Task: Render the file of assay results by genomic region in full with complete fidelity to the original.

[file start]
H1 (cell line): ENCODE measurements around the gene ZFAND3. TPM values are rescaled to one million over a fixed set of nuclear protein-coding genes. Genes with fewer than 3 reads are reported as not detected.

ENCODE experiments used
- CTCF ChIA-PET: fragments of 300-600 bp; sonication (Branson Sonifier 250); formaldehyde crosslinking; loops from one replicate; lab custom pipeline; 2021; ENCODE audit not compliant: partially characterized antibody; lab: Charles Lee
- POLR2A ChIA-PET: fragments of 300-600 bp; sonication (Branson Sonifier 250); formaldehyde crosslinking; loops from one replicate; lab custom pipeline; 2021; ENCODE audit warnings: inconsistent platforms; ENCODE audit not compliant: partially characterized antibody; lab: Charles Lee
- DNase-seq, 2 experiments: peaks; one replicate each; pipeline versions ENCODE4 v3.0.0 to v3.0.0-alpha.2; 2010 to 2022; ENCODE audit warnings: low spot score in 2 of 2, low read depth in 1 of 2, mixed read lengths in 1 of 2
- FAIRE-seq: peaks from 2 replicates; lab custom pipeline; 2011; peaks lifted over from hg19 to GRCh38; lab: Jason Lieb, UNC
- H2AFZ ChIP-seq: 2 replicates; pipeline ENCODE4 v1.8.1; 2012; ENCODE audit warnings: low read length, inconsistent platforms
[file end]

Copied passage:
H1 (cell line): ENCODE measurements around the gene ZFAND3. TPM values are rescaled to one million over a fixed set of nuclear protein-coding genes. Genes with fewer than 3 reads are reported as not detected.

ENCODE experiments used
- CTCF ChIA-PET: fragments of 300-600 bp; sonication (Branson Sonifier 250); formaldehyde crosslinking; loops from one replicate; lab custom pipeline; 2021; ENCODE audit not compliant: partially characterized antibody; lab: Charles Lee
- POLR2A ChIA-PET: fragments of 300-600 bp; sonication (Branson Sonifier 250); formaldehyde crosslinking; loops from one replicate; lab custom pipeline; 2021; ENCODE audit warnings: inconsistent platforms; ENCODE audit not compliant: partially characterized antibody; lab: Charles Lee
- DNase-seq, 2 experiments: peaks; one replicate each; pipeline versions ENCODE4 v3.0.0 to v3.0.0-alpha.2; 2010 to 2022; ENCODE audit warnings: low spot score in 2 of 2, low read depth in 1 of 2, mixed read lengths in 1 of 2
- FAIRE-seq: peaks from 2 replicates; lab custom pipeline; 2011; peaks lifted over from hg19 to GRCh38; lab: Jason Lieb, UNC
- H2AFZ ChIP-seq: 2 replicates; pipeline ENCODE4 v1.8.1; 2012; ENCODE audit warnings: low read length, inconsistent platforms